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I am new to this. In the past I have had ulcers, so when all this pain started a year ago with bloating, gas and back pain, I thought that that I must still have ulcers and that is what was causing these 'attacks'. Went in for an endoscope- A NO MORE ULCERS!!!!! They suggested that I should have agallbladder ultrasound. Contrary to some of the statements on here, I am not over weight! However I do have a family history of Gallbladder disease. Right now I am just enduring the pain until the DRs decide how to handle this. I am looking for sensible ways to keep the pain under control and relieve some of the symptoms. Suggestions???
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i am seven weeks pregnant and all of the sudden i have these everynight i can not sleep through them they are misserable. they last about 5 hours or more and i don't want to go through this for nine months but i really want a healthy baby! so i don't want surgrey!
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I had lived with undiagnosed gall stones for almost a year causing frequent severe attacks.

I can say I discovered several ways to treat the pain that my treating physician flippantly dismissed:

1. HEAT, HEAT, and MORE HEAT! - Apply a warm compress to the area just under your right rib cage. Alternately, take a hot shower. Here is what I learned: The pain is a result of the muscles around your gall bladder spasming and causing general havoc to the muscular structure in your torso. Heat helps relax the muscles.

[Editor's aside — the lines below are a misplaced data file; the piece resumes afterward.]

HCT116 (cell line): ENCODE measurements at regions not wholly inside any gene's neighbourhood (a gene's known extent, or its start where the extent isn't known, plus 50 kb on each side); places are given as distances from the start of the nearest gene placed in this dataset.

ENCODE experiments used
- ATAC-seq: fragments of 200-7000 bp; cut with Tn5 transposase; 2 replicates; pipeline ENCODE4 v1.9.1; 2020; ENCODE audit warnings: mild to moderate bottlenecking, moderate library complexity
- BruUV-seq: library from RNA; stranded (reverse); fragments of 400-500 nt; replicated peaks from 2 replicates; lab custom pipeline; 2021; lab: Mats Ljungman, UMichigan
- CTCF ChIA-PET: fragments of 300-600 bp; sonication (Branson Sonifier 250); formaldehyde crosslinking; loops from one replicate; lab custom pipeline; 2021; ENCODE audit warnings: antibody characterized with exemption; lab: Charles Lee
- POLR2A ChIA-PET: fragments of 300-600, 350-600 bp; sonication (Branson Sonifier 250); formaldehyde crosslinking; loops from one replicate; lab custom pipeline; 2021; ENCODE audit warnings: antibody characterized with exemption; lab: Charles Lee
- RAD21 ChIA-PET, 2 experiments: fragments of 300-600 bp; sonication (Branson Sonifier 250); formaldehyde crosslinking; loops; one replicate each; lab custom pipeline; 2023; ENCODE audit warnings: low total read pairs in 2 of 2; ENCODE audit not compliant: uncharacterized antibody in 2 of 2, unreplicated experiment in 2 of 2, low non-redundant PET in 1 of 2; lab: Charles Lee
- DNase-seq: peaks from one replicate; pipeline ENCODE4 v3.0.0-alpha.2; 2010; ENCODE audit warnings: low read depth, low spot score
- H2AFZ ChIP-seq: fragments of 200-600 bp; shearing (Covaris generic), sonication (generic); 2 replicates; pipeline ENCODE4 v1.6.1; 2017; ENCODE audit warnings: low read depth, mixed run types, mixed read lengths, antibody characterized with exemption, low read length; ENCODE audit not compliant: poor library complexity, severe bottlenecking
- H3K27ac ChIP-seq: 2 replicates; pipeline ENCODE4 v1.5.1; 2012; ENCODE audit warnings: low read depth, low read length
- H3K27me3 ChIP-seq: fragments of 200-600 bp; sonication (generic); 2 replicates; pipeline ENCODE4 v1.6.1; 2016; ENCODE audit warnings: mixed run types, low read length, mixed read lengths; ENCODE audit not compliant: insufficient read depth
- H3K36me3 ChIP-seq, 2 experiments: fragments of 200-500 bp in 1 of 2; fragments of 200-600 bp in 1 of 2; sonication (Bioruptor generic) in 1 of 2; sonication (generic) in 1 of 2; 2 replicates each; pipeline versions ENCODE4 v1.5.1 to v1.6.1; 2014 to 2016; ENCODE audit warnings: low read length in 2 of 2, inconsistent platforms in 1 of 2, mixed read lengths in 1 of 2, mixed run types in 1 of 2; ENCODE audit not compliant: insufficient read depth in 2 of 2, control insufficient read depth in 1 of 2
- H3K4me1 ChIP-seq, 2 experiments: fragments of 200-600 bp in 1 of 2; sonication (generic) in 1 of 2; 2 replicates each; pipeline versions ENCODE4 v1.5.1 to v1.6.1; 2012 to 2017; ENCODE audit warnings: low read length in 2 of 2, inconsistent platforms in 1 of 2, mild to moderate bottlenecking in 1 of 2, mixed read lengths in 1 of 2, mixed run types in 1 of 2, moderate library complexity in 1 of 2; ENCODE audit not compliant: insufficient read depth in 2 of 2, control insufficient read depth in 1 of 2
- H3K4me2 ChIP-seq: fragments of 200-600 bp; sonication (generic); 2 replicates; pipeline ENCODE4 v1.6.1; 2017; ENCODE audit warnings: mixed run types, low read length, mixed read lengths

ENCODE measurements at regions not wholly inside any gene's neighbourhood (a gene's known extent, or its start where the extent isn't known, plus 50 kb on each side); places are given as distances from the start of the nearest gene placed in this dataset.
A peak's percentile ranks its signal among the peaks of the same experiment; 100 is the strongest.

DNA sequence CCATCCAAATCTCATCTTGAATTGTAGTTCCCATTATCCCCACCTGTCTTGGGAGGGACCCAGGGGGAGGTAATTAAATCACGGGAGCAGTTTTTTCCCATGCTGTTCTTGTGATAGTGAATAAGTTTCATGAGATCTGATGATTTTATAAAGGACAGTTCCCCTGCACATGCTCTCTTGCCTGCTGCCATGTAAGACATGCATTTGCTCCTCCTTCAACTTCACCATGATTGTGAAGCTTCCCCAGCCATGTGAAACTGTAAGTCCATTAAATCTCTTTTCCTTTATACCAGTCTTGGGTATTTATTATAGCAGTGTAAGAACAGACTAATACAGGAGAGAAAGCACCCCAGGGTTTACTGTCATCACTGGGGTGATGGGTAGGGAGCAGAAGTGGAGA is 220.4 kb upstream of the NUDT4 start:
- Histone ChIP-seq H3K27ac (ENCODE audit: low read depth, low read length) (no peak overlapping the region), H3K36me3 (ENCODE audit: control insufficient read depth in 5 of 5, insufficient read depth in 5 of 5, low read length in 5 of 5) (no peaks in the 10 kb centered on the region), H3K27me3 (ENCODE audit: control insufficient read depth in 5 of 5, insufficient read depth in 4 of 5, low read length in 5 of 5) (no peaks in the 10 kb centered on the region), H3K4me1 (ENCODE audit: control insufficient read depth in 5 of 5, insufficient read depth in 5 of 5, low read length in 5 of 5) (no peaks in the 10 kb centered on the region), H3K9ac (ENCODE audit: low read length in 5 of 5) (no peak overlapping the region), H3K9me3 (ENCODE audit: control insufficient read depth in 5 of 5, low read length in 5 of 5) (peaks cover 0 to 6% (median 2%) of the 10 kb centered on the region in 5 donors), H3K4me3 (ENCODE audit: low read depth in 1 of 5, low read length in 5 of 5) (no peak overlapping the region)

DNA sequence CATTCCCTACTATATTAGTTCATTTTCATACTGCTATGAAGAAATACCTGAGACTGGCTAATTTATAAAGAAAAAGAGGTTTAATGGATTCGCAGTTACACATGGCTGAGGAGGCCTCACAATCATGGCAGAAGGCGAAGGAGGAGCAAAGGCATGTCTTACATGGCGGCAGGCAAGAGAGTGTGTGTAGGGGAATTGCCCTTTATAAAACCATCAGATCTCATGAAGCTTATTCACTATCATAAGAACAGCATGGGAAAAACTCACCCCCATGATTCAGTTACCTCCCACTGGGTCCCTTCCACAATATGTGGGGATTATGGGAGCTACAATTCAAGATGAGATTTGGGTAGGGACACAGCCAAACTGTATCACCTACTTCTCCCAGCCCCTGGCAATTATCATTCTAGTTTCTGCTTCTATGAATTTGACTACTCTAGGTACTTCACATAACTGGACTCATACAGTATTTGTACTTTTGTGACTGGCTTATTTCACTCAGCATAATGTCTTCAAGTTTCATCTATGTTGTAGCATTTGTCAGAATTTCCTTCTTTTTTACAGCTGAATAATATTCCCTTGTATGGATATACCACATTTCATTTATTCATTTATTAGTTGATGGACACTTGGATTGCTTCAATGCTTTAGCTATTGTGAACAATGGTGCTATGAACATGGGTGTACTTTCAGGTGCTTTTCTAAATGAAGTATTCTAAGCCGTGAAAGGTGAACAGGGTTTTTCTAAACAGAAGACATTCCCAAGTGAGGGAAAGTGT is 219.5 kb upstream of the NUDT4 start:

2. MUSCLE RELAXERS - I was advised by my sibling who is an LNP and suspected I had Gallstones (despite my treating physicians diagnosis to the contrary) to seek immediate medical attention at the onset of each attack. Her concern was that should the gall bladder rupture during an attack, the treatment window to avoid death is rather small. During one such trip to the ER, a physician who was frustrated at my lack of response to morphine, tried a muscle relaxer. I felt immediate symptom relief before the syringe was even empty and knew from that point forward to simply request the muscle relaxer.

You can take measures to avoid an attack, as well.

1. FAT - Avoid fatty foods! Fat in your stomach triggers the gall bladder to try to empty bile into your stomach to help digest the fat.
2. WATER - Drink plenty of water! I hear this everywhere for general health, and didn't put a lot of credence in it at the time, but I have since met two Canadians who, because of long waits to get surgical removal of the gall bladder, swear drinking an inordinate amount of water daily manages their attacks.

Finally, don't be afraid to get it removed laprascopically. I was very nervous about getting it removed, and was shocked at how painless it was and how short the recovery time was. Once removed, I could again begin enjoying a normal life.

If you're reading this, either you or someone close to you most likely has gallstones. Good luck to you. I know the pain, and hope I've been able to help.